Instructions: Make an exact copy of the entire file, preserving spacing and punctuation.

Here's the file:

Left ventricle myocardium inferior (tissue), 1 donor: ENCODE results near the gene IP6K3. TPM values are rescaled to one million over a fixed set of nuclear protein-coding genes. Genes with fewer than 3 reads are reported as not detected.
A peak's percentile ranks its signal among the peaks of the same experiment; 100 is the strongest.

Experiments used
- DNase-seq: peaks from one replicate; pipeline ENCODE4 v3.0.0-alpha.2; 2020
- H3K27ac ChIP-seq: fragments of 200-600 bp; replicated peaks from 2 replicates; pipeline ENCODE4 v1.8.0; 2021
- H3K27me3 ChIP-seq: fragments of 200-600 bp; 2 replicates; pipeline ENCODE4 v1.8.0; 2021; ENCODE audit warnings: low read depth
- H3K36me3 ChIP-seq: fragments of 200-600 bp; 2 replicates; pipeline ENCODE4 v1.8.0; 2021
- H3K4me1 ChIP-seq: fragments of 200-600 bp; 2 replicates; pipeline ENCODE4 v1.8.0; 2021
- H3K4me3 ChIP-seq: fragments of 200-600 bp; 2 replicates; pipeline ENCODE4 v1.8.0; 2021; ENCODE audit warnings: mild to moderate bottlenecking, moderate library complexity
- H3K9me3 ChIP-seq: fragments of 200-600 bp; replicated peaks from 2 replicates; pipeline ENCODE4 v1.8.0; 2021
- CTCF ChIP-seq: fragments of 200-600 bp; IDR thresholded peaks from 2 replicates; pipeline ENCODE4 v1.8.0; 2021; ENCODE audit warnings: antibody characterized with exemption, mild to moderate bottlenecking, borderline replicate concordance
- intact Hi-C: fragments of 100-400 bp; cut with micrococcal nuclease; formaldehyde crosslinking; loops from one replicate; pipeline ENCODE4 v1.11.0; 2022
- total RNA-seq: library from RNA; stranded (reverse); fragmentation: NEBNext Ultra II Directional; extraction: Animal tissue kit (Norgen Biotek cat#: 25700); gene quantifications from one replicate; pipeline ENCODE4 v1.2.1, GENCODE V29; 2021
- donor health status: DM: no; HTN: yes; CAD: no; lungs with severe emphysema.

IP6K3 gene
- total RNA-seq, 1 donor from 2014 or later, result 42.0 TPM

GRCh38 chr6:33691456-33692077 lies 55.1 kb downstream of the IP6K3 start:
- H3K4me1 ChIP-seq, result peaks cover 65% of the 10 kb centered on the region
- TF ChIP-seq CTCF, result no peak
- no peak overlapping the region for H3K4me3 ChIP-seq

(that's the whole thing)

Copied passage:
Left ventricle myocardium inferior (tissue), 1 donor: ENCODE results near the gene IP6K3. TPM values are rescaled to one million over a fixed set of nuclear protein-coding genes. Genes with fewer than 3 reads are reported as not detected.
A peak's percentile ranks its signal among the peaks of the same experiment; 100 is the strongest.

Experiments used
- DNase-seq: peaks from one replicate; pipeline ENCODE4 v3.0.0-alpha.2; 2020
- H3K27ac ChIP-seq: fragments of 200-600 bp; replicated peaks from 2 replicates; pipeline ENCODE4 v1.8.0; 2021
- H3K27me3 ChIP-seq: fragments of 200-600 bp; 2 replicates; pipeline ENCODE4 v1.8.0; 2021; ENCODE audit warnings: low read depth
- H3K36me3 ChIP-seq: fragments of 200-600 bp; 2 replicates; pipeline ENCODE4 v1.8.0; 2021
- H3K4me1 ChIP-seq: fragments of 200-600 bp; 2 replicates; pipeline ENCODE4 v1.8.0; 2021
- H3K4me3 ChIP-seq: fragments of 200-600 bp; 2 replicates; pipeline ENCODE4 v1.8.0; 2021; ENCODE audit warnings: mild to moderate bottlenecking, moderate library complexity
- H3K9me3 ChIP-seq: fragments of 200-600 bp; replicated peaks from 2 replicates; pipeline ENCODE4 v1.8.0; 2021
- CTCF ChIP-seq: fragments of 200-600 bp; IDR thresholded peaks from 2 replicates; pipeline ENCODE4 v1.8.0; 2021; ENCODE audit warnings: antibody characterized with exemption, mild to moderate bottlenecking, borderline replicate concordance
- intact Hi-C: fragments of 100-400 bp; cut with micrococcal nuclease; formaldehyde crosslinking; loops from one replicate; pipeline ENCODE4 v1.11.0; 2022
- total RNA-seq: library from RNA; stranded (reverse); fragmentation: NEBNext Ultra II Directional; extraction: Animal tissue kit (Norgen Biotek cat#: 25700); gene quantifications from one replicate; pipeline ENCODE4 v1.2.1, GENCODE V29; 2021
- donor health status: DM: no; HTN: yes; CAD: no; lungs with severe emphysema.

IP6K3 gene
- total RNA-seq, 1 donor from 2014 or later, result 42.0 TPM

GRCh38 chr6:33691456-33692077 lies 55.1 kb downstream of the IP6K3 start:
- H3K4me1 ChIP-seq, result peaks cover 65% of the 10 kb centered on the region
- TF ChIP-seq CTCF, result no peak
- no peak overlapping the region for H3K4me3 ChIP-seq